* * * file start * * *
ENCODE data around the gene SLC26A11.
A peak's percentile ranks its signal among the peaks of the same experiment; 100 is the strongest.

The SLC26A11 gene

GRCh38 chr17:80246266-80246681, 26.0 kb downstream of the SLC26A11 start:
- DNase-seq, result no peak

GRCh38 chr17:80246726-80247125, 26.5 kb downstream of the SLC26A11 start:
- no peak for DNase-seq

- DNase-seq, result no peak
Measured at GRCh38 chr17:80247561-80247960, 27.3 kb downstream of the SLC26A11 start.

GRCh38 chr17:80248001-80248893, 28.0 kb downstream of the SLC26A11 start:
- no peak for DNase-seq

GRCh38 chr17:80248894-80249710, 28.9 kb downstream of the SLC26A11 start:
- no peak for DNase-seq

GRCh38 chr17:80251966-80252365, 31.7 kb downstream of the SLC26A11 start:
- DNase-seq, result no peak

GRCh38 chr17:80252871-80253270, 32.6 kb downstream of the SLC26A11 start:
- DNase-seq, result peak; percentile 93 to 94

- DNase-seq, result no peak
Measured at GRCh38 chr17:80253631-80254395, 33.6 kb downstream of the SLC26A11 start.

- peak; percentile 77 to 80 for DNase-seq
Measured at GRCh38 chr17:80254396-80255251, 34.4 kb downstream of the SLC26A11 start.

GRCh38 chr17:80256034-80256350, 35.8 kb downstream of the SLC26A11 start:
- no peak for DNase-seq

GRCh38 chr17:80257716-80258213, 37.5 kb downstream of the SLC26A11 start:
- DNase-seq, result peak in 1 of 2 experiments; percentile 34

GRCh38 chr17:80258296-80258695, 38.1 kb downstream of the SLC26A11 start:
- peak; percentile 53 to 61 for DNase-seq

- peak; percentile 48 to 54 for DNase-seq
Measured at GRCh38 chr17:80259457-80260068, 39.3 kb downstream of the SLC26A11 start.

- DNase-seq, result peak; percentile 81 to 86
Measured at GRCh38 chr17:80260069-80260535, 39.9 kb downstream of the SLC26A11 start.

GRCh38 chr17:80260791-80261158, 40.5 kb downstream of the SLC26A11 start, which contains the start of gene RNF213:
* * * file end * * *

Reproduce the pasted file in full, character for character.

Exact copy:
ENCODE data around the gene SLC26A11.
A peak's percentile ranks its signal among the peaks of the same experiment; 100 is the strongest.

The SLC26A11 gene

GRCh38 chr17:80246266-80246681, 26.0 kb downstream of the SLC26A11 start:
- DNase-seq, result no peak

GRCh38 chr17:80246726-80247125, 26.5 kb downstream of the SLC26A11 start:
- no peak for DNase-seq

- DNase-seq, result no peak
Measured at GRCh38 chr17:80247561-80247960, 27.3 kb downstream of the SLC26A11 start.

GRCh38 chr17:80248001-80248893, 28.0 kb downstream of the SLC26A11 start:
- no peak for DNase-seq

GRCh38 chr17:80248894-80249710, 28.9 kb downstream of the SLC26A11 start:
- no peak for DNase-seq

GRCh38 chr17:80251966-80252365, 31.7 kb downstream of the SLC26A11 start:
- DNase-seq, result no peak

GRCh38 chr17:80252871-80253270, 32.6 kb downstream of the SLC26A11 start:
- DNase-seq, result peak; percentile 93 to 94

- DNase-seq, result no peak
Measured at GRCh38 chr17:80253631-80254395, 33.6 kb downstream of the SLC26A11 start.

- peak; percentile 77 to 80 for DNase-seq
Measured at GRCh38 chr17:80254396-80255251, 34.4 kb downstream of the SLC26A11 start.

GRCh38 chr17:80256034-80256350, 35.8 kb downstream of the SLC26A11 start:
- no peak for DNase-seq

GRCh38 chr17:80257716-80258213, 37.5 kb downstream of the SLC26A11 start:
- DNase-seq, result peak in 1 of 2 experiments; percentile 34

GRCh38 chr17:80258296-80258695, 38.1 kb downstream of the SLC26A11 start:
- peak; percentile 53 to 61 for DNase-seq

- peak; percentile 48 to 54 for DNase-seq
Measured at GRCh38 chr17:80259457-80260068, 39.3 kb downstream of the SLC26A11 start.

- DNase-seq, result peak; percentile 81 to 86
Measured at GRCh38 chr17:80260069-80260535, 39.9 kb downstream of the SLC26A11 start.

GRCh38 chr17:80260791-80261158, 40.5 kb downstream of the SLC26A11 start, which contains the start of gene RNF213: